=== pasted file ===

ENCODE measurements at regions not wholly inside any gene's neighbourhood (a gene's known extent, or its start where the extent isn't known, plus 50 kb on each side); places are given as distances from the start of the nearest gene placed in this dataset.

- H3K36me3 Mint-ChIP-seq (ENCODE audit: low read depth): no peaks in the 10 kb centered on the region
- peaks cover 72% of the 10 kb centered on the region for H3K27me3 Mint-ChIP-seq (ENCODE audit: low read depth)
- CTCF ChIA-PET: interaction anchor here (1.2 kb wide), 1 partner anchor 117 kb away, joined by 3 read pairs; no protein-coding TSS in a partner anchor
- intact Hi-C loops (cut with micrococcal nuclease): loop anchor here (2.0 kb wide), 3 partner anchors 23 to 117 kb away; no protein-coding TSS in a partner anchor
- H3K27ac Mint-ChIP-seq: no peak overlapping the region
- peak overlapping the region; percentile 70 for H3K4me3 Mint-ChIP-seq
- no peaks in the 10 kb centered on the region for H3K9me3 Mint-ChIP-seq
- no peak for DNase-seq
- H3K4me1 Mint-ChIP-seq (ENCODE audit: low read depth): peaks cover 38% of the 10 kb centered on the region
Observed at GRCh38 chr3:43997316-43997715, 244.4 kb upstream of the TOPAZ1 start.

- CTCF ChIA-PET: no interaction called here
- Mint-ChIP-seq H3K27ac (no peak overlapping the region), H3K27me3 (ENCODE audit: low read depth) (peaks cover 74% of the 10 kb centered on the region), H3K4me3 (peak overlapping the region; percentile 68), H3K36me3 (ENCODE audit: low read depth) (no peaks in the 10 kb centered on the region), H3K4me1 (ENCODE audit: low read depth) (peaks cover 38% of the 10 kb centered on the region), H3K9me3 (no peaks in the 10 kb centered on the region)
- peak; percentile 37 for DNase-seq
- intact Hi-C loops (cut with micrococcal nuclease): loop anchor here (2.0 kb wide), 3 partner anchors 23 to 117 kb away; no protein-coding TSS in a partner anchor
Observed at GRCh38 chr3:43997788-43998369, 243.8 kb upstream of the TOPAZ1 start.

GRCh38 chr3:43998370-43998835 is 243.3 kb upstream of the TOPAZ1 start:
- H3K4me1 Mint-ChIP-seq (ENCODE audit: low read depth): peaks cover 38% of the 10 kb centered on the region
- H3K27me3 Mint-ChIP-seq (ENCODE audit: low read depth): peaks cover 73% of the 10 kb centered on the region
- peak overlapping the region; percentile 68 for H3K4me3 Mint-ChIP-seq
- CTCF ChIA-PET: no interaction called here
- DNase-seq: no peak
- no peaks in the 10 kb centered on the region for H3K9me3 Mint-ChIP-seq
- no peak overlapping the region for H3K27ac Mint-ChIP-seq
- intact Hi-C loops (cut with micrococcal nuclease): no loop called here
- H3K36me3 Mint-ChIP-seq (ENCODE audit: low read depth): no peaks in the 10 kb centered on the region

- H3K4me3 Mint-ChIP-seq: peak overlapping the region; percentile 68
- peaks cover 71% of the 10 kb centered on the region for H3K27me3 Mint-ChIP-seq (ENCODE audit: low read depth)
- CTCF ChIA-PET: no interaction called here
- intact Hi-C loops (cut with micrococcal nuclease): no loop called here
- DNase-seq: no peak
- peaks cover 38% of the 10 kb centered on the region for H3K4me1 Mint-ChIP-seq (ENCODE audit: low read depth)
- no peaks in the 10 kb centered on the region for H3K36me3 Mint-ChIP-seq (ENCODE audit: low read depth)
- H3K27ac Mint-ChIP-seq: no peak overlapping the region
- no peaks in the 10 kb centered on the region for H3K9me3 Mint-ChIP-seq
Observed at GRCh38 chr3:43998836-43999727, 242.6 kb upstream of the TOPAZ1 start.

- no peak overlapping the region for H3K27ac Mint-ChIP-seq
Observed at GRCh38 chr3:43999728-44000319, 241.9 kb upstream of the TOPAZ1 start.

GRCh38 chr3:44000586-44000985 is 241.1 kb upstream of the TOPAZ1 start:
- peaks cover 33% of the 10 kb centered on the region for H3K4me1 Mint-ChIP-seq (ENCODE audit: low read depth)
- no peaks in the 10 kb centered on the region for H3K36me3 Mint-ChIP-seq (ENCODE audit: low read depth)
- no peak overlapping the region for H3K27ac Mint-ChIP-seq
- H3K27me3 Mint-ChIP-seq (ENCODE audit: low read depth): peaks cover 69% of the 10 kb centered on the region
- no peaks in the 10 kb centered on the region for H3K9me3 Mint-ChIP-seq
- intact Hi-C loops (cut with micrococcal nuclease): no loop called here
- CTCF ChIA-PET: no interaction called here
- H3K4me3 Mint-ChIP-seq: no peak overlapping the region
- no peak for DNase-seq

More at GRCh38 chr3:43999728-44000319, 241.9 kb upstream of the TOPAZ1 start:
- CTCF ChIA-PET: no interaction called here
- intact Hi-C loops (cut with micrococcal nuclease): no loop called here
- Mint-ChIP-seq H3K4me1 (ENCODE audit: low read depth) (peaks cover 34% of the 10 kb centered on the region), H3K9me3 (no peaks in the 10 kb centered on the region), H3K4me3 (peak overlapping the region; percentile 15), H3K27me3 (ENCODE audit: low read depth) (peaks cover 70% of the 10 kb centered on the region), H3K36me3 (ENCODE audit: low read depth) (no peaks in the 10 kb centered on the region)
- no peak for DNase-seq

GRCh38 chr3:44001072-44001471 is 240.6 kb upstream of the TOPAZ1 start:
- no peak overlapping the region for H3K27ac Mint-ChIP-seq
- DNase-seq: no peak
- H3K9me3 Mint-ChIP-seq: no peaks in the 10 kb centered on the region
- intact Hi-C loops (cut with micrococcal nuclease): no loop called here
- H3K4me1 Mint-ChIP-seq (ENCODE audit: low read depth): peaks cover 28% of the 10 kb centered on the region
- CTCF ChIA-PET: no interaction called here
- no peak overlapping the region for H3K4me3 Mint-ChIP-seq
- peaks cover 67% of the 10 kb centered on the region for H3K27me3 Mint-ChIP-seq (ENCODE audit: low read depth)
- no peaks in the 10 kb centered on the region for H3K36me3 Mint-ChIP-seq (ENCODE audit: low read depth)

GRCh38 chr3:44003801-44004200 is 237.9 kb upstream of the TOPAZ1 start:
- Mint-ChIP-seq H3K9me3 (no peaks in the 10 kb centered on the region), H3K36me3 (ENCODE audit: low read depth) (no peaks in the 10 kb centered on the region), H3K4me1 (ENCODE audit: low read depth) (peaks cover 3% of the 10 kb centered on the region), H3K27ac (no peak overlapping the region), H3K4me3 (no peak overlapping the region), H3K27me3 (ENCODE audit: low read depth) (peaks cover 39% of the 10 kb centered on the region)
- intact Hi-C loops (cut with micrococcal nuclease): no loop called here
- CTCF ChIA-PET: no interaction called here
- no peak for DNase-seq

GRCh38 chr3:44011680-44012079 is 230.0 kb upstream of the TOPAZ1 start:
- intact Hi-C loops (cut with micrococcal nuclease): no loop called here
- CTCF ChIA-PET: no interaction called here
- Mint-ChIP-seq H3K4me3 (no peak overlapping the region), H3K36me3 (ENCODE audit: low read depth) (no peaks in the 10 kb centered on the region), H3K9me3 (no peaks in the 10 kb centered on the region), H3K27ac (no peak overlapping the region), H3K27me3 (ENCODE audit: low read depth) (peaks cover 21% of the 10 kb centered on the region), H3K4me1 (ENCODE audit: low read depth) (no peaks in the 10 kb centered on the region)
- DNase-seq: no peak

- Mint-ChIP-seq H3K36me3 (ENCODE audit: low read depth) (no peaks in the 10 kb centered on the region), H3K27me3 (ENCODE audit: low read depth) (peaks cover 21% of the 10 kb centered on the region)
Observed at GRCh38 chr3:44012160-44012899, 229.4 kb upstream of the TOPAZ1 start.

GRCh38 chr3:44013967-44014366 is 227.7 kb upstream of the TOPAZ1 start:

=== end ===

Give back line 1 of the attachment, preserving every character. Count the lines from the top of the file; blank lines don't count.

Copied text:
ENCODE measurements at regions not wholly inside any gene's neighbourhood (a gene's known extent, or its start where the extent isn't known, plus 50 kb on each side); places are given as distances from the start of the nearest gene placed in this dataset.